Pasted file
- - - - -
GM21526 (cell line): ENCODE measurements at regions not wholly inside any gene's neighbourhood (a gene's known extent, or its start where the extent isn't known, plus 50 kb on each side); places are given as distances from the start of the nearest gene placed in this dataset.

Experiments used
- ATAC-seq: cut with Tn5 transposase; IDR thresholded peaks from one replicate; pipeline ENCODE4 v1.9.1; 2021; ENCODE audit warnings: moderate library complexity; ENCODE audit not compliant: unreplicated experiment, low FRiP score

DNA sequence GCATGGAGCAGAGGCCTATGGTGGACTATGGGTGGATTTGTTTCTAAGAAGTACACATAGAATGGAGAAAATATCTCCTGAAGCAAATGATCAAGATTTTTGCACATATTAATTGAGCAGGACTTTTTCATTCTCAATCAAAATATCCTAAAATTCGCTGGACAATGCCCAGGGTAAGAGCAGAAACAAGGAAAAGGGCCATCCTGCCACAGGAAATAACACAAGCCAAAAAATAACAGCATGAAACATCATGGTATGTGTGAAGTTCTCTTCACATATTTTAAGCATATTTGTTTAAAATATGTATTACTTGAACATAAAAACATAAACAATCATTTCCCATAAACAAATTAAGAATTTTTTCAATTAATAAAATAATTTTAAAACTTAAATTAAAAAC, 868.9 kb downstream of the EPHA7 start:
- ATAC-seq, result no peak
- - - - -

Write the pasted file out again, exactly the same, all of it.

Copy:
GM21526 (cell line): ENCODE measurements at regions not wholly inside any gene's neighbourhood (a gene's known extent, or its start where the extent isn't known, plus 50 kb on each side); places are given as distances from the start of the nearest gene placed in this dataset.

Experiments used
- ATAC-seq: cut with Tn5 transposase; IDR thresholded peaks from one replicate; pipeline ENCODE4 v1.9.1; 2021; ENCODE audit warnings: moderate library complexity; ENCODE audit not compliant: unreplicated experiment, low FRiP score

DNA sequence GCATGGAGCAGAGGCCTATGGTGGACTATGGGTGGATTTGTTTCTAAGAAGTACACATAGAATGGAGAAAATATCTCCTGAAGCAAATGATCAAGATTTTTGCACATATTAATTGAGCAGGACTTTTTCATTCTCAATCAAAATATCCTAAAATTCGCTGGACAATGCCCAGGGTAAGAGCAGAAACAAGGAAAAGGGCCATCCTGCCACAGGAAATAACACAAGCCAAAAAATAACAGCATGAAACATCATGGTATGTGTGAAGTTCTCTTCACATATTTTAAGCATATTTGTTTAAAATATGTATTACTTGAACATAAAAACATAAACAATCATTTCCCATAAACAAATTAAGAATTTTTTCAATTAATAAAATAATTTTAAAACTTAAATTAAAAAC, 868.9 kb downstream of the EPHA7 start:
- ATAC-seq, result no peak